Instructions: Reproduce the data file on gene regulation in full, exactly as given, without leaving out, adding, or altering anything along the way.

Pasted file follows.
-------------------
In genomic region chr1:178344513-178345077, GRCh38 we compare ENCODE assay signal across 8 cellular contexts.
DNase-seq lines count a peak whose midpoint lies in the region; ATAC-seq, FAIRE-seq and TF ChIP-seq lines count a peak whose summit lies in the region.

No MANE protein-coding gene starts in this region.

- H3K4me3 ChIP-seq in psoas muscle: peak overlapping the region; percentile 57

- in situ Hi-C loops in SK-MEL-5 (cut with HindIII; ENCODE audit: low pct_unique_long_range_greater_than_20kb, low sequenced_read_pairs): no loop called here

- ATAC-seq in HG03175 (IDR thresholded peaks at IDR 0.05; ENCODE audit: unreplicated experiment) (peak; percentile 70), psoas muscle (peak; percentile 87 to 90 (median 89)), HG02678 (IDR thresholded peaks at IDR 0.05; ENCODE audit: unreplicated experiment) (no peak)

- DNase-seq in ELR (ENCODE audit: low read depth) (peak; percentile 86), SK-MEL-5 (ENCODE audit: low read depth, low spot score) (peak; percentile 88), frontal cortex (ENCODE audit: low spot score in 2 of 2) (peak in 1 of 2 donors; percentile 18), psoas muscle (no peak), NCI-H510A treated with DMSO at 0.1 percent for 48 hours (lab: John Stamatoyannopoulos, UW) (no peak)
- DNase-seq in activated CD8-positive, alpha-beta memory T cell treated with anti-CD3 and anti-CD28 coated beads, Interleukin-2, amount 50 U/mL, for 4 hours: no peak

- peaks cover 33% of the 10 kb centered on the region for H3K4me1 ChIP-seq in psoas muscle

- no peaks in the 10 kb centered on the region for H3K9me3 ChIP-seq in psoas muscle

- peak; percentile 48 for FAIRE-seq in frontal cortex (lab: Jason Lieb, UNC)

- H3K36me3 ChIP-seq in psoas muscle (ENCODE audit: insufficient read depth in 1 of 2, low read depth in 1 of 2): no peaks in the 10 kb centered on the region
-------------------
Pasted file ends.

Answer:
In genomic region chr1:178344513-178345077, GRCh38 we compare ENCODE assay signal across 8 cellular contexts.
DNase-seq lines count a peak whose midpoint lies in the region; ATAC-seq, FAIRE-seq and TF ChIP-seq lines count a peak whose summit lies in the region.

No MANE protein-coding gene starts in this region.

- H3K4me3 ChIP-seq in psoas muscle: peak overlapping the region; percentile 57

- in situ Hi-C loops in SK-MEL-5 (cut with HindIII; ENCODE audit: low pct_unique_long_range_greater_than_20kb, low sequenced_read_pairs): no loop called here

- ATAC-seq in HG03175 (IDR thresholded peaks at IDR 0.05; ENCODE audit: unreplicated experiment) (peak; percentile 70), psoas muscle (peak; percentile 87 to 90 (median 89)), HG02678 (IDR thresholded peaks at IDR 0.05; ENCODE audit: unreplicated experiment) (no peak)

- DNase-seq in ELR (ENCODE audit: low read depth) (peak; percentile 86), SK-MEL-5 (ENCODE audit: low read depth, low spot score) (peak; percentile 88), frontal cortex (ENCODE audit: low spot score in 2 of 2) (peak in 1 of 2 donors; percentile 18), psoas muscle (no peak), NCI-H510A treated with DMSO at 0.1 percent for 48 hours (lab: John Stamatoyannopoulos, UW) (no peak)
- DNase-seq in activated CD8-positive, alpha-beta memory T cell treated with anti-CD3 and anti-CD28 coated beads, Interleukin-2, amount 50 U/mL, for 4 hours: no peak

- peaks cover 33% of the 10 kb centered on the region for H3K4me1 ChIP-seq in psoas muscle

- no peaks in the 10 kb centered on the region for H3K9me3 ChIP-seq in psoas muscle

- peak; percentile 48 for FAIRE-seq in frontal cortex (lab: Jason Lieb, UNC)

- H3K36me3 ChIP-seq in psoas muscle (ENCODE audit: insufficient read depth in 1 of 2, low read depth in 1 of 2): no peaks in the 10 kb centered on the region